On Wednesday evening, a pair of Chinese SU-30 fighter jets buzzed a U.S. WC-135 Constant Phoenix surveillance plane over the East China Sea. By itself, this isn’t that unusual, of course — Russian jets seem to now routinely intercept Air Force surveillance craft all over the world, and the Air Force is happy to return the favor in kind.
Well, it seems the East China Sea incident is far from routine, and the Air Force is officially complaining to the Chinese military about the fly-by, which the Pentagon has characterized as an “unprofessional” intercept.
“Bullshit!” you may cry, your inner Val Kilmer fueling your skepticism. Well, apparently it’s true: A Pentagon official told CNN that one of the Chinese SU-30 jets came “within 150 feet of the US plane, with one of the Su-30s flying inverted, or upside down, directly above the American plane."
In an official statement, Pacific Air Forces spokeswoman Lt. Col. Lori Hodge said the crew of the WC-135 had deemed the intercept problematic “due to the maneuvers by the Chinese pilot, as well as the speeds and proximity of both aircraft,” which we can only imagine looks something like this:
While Hodge declined to provide further details on the incident, she assured reporters that the Pentagon was discussing the incident with the Chinese government “appropriate diplomatic and military channels.” Doesn’t sound like anything a little volleyball can’t fix.
GREENBELT, Md. (Reuters) - A U.S. Coast Guard lieutenant accused of amassing a cache of weapons and plotting to attack Democratic politicians and journalists was ordered held for two weeks on Thursday while federal prosecutors consider charging him with more crimes.
An undated image of Hoda Muthana provided by her attorney, Hassan Shibly. (Associated Press)
Attorneys for the Constitutional Law Center for Muslims in America have filed a lawsuit against Secretary of State Mike Pompeo, Attorney General William Barr and President Donald Trump asking the court to recognize the citizenship of an Alabama woman who left the U.S. to join ISIS and allow she and her young son to return to the United States.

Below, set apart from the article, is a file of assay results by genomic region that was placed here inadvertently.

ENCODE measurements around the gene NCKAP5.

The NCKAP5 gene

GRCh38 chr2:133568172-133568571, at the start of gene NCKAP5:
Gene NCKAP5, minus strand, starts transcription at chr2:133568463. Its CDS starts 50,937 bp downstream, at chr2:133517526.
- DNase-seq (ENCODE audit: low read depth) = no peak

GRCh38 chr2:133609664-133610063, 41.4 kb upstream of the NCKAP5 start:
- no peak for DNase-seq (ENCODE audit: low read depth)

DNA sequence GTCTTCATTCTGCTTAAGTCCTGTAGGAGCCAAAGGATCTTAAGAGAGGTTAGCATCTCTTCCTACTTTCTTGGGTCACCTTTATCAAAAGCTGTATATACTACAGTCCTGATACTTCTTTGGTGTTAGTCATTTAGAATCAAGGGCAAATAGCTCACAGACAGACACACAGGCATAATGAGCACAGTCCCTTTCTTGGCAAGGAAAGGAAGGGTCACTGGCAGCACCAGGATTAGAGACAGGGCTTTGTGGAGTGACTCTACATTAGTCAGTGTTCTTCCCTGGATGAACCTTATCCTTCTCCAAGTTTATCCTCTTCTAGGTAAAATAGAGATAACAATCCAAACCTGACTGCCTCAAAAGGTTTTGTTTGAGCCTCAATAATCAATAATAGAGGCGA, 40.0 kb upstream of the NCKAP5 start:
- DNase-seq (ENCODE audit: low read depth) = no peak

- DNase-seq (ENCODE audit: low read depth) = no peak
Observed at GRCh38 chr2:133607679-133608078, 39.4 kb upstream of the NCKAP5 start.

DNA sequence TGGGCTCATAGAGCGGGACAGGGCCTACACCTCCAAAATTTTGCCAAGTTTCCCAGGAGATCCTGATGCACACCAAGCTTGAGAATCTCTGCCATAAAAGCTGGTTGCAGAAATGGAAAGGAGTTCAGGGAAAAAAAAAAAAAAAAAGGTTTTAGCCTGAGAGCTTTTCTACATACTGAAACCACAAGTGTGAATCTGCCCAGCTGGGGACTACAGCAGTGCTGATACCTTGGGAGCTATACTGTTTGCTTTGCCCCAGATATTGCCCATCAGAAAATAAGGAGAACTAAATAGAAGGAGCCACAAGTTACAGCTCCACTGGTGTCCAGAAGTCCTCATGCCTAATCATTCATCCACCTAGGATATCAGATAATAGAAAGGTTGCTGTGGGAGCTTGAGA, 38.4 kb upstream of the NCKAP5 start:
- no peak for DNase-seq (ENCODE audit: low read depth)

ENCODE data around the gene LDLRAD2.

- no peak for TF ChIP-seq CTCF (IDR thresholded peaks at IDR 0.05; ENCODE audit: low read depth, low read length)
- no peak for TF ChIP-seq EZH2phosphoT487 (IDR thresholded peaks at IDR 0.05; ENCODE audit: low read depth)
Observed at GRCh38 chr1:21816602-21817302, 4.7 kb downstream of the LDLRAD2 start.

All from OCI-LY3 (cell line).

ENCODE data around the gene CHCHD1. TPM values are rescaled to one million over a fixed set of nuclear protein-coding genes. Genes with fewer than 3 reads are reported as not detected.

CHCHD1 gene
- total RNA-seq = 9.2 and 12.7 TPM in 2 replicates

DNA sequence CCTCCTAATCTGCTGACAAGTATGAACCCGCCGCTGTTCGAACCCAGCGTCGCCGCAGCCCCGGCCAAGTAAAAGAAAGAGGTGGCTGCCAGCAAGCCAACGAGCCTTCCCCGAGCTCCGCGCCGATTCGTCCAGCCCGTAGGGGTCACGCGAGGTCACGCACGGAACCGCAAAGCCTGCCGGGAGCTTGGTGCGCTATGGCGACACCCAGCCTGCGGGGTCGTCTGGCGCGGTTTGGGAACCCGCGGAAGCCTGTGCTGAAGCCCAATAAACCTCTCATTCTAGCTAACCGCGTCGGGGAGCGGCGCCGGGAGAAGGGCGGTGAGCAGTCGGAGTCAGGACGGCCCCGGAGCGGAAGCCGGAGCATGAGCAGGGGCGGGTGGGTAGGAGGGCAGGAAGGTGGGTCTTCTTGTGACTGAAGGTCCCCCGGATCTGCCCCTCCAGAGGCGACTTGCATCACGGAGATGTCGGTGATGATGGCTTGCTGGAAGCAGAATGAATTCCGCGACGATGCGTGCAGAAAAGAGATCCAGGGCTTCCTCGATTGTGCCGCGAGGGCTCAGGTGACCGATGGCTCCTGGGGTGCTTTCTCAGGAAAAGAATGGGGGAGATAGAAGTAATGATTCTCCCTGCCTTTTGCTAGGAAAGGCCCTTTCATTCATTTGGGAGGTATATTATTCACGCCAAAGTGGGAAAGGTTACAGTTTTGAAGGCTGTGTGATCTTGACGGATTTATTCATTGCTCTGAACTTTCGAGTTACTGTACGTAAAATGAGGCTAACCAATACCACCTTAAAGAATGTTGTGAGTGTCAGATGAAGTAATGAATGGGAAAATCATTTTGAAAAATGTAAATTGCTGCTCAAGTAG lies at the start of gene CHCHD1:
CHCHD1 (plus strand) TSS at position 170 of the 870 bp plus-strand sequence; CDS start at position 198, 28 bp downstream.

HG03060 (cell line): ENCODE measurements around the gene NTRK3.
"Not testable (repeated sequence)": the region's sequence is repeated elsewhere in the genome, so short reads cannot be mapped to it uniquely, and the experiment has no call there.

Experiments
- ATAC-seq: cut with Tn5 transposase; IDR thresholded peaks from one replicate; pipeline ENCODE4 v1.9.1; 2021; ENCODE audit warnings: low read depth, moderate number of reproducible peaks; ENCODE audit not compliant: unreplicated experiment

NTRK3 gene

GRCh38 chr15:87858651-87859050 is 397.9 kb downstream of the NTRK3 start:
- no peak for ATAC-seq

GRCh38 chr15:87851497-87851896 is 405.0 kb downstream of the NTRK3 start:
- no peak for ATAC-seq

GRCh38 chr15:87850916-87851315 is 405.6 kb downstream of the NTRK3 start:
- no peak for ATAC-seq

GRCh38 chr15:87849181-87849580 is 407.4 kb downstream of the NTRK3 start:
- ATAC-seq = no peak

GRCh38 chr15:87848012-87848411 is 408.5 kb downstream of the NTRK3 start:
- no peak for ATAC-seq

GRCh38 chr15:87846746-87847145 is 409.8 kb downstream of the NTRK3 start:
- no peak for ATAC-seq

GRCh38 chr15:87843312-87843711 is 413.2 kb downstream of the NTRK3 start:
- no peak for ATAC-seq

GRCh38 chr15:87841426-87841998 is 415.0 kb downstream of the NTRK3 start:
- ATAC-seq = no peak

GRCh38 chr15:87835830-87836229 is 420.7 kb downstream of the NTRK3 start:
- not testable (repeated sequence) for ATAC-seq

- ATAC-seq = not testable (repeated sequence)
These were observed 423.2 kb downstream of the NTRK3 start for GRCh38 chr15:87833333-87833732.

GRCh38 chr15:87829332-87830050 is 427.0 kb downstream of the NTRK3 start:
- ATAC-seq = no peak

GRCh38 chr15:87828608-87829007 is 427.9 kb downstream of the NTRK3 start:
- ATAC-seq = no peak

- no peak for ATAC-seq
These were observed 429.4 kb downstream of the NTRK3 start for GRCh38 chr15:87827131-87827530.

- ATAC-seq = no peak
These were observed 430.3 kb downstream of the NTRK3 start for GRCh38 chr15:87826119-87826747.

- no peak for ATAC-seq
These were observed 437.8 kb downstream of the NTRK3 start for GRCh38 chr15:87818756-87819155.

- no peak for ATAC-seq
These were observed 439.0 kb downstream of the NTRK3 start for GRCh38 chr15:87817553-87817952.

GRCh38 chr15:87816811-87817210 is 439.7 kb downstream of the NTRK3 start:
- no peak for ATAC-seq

U.S. soldiers surveil the area during a combined joint patrol in Manbij, Syria, November 1, 2018. Picture taken November 1, 2018. (U.S. Army/Zoe Garbarino/Handout via Reuters)
WASHINGTON (Reuters) - The United States will leave "a small peacekeeping group" of 200 American troops in Syria for a period of time after a U.S. pullout, the White House said on Thursday, as President Donald Trump pulled back from a complete withdrawal.
Construction crews staged material needed for the Santa Teresa Border Wall Replacement project near the Santa Teresa Port of Entry. (U.S. Customs and Border Patrol/Mani Albrecht)
With a legal fight challenge mounting from state governments over the Trump administration's use of a national emergency to construct at the U.S.-Mexico border, the president has kicked his push for the barrier into high gear.
On Wednesday, President Trump tweeted a time-lapse video of wall construction in New Mexico; the next day, he proclaimed that "THE WALL IS UNDER CONSTRUCTION RIGHT NOW"
But there's a big problem: The footage, which was filmed more than five months ago on Sep. 18, 2018, isn't really new wall construction at all, and certainly not part of the ongoing construction of "the wall" that Trump has been haggling with Congress over.
(From left to right) Chris Osman, Chris McKinley, Kent Kroeker, and Talon Burton
A group comprised of former U.S. military veterans and security contractors who were detained in Haiti on weapons charges has been brought back to the United States and arrested upon landing, The Miami-Herald reported.
The men — five Americans, two Serbs, and one Haitian — were stopped at a Port-au-Prince police checkpoint on Sunday while riding in two vehicles without license plates, according to police. When questioned, the heavily-armed men allegedly told police they were on a "government mission" before being taken into custody.